A friend was sitting at my kitchen table when her eye was caught by a half gallon jar of pearly white buttons sitting near my computer.

She said, “Well, I know where to come if I need a button.” She was kidding, because although these were real buttons, they were mainly for decoration, reflecting light in a dark corner, appealing to my need for art, reminding me of what it was like to run my fingers through a jar full of buttons at Aunt Belle’s house.

I responded by pointing out my nearby button lamp, a tall 2-quart Mason jar filled with brightly colored buttons and wired for electricity. I didn’t mention the jar of buttons in my bedroom closet, nor the small drawer full of weird buttons that I use for scrapbooking.

I am not a button collector. But I do admire buttons and hang on to special ones. I am not a member of the Peach State Button Society that meets once a month in Atlanta, though I have visited their website.

I keep a button jar in my closet because my mother did. Aunt Belle kept her button jars in her sewing room. All of us women of a certain age keep button jars. As my friend had noted in her comment, sometimes you need a button.

But the point of my button jar is not just to save a button that I might need, but to follow family traditions. I was taught never to throw away a button. If I have to tear up one of my husband’s old flannel shirts to make soft furniture polishing rags, I cut off the buttons first. Very recently, I clipped three diminutive buttons from the placket of a night gown that had been washed so many times it had become transparent and holey. Without buttons, it tore quickly into more rags.

One of my earliest memories is sitting at Aunt Belle’s red and white enamel table sorting the buttons that she had left over from her sewing projects. She would pour a pile of buttons into the center of the table, and then always teaching, Aunt Belle would ask us how they might best be sorted? We knew color and size, but she pointed out also, special buttons, wood, leather, metal. And she also liked to keep buttons that might be covered or recovered in a separate jar. She also kept shoeboxes full of buttons still on their cards. If you are a designer, you buy attractive buttons when you see them, and you change your mind about which buttons will perfectly enhance an outfit.

As happens in a connected universe, a day after my friend, Ellen, got me to thinking about buttons, another friend, Pam, from far away, sent me a blog post which was —serendipitously — about buttons. Or is the universe connected by our minds?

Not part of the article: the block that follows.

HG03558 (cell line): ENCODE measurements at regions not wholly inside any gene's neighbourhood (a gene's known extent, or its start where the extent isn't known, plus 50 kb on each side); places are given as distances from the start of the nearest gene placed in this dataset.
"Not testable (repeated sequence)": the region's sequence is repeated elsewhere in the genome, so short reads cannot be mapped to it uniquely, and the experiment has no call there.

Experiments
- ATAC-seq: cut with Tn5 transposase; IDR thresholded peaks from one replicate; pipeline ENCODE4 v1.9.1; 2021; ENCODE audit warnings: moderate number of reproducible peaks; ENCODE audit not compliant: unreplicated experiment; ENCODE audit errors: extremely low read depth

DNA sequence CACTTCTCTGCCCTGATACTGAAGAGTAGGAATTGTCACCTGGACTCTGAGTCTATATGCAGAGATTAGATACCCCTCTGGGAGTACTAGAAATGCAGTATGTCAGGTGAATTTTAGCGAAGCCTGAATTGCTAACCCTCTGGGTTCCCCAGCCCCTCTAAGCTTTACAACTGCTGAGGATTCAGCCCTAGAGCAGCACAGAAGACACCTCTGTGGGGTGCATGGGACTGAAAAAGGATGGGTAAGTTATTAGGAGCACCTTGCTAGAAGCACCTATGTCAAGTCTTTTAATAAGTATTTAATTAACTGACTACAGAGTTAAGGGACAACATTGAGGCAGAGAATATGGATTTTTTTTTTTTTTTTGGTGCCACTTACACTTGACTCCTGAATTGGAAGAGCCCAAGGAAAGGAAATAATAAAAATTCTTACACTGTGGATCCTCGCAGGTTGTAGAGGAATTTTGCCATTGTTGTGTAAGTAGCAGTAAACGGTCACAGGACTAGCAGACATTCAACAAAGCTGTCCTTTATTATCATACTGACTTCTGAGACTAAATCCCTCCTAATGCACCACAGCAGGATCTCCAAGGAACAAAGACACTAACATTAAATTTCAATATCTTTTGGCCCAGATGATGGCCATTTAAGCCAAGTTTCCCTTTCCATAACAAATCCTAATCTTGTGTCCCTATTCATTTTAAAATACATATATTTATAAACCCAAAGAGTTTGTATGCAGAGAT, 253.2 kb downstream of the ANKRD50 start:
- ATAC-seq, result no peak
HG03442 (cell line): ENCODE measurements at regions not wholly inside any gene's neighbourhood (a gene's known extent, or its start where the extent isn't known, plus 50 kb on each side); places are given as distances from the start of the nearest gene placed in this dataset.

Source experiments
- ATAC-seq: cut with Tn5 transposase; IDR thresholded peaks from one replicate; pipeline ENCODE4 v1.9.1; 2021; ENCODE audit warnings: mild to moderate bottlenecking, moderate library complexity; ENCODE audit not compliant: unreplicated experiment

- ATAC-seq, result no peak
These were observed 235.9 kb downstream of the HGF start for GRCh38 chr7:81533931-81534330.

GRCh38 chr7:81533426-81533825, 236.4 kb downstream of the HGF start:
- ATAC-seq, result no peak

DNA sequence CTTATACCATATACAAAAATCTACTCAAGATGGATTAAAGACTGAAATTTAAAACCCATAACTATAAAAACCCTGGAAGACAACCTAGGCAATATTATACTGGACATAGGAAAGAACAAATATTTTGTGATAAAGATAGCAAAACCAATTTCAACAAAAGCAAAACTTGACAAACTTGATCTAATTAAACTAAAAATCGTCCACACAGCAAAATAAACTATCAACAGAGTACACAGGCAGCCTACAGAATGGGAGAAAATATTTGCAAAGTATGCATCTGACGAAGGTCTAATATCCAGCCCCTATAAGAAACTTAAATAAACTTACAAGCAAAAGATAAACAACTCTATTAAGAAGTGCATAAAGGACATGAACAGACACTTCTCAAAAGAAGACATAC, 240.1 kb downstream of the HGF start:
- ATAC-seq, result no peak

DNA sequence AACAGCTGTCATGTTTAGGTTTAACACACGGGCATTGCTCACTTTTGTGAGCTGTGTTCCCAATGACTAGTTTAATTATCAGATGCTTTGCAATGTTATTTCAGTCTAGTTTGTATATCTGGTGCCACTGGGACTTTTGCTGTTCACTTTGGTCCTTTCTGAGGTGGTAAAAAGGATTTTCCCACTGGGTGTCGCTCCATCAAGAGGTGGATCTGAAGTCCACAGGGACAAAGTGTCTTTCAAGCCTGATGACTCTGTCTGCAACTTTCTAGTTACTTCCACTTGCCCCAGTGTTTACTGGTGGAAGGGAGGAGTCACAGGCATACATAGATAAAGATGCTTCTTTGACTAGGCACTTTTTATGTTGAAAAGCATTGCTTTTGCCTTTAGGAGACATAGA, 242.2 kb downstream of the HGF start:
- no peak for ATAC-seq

I don’t know when I first subscribed to Pamela Toler’s blog, History in the Margins, but I keep reading it, because she is a like-minded woman who stops to read every roadside marker she passes, and thinks the perfect vacation includes visiting tiny obscure museums, as well as the homes of authors and other famous and semi-famous people.

Last week she shared a visit to a button-making museum in Iowa. While I knew that some buttons had been carved from shells, I hadn’t known that freshwater mussels along the upper Mississippi started a thriving button making industry in the area. But as often happens, the mussels were over collected and the local industries failed.

And like reading roadside markers and getting lost in the library stacks, I went from one web article to another, collecting interesting facts about buttons:

Buttons were first decorative items that the rich used like brooches to fasten capes, etc. Buttons were “functional jewelry.”

Buttons can be art, with carved designs or tiny enamel paintings.

Buttons were sometimes hollowed out and filled with contraband. As late as 2009 someone tried to smuggle heroin in hollow buttons.

King Francis I of France had an outfit that sported over 1,000 gold buttons.

Rich men often snipped off the gold buttons to pay off gambling debts when they ran out of money in card games. I already knew this fact from my addiction to Regency novels.

Buttons changed the shape of clothing, because they allowed fabric to be fitted to the natural curves of a body.

As a writer and teacher, I eventually got caught up in articles about buttons as metaphors in our language from “buttoned up” people to “cute as a button.” Today we push each others’ emotional buttons as well as virtual buttons on our phone screens.

I love buttons!

If you want to learn more about the history of buttons, visit Pamela Toler’s blog HistoryintheMargins.com. Or at http://www.pameladtoler.com/.

Columnist Cheryl Hilderbrand is a former educator and a member of the Jackson-Butts County Library Board of Trustees. Email her at cherrylmach@gmail.com.

Managing Editor

Michael Davis has been the editor of the Jackson Progress-Argus since 2010. He previously worked as an editor and reporter for the Henry Daily Herald and Clayton News-Daily.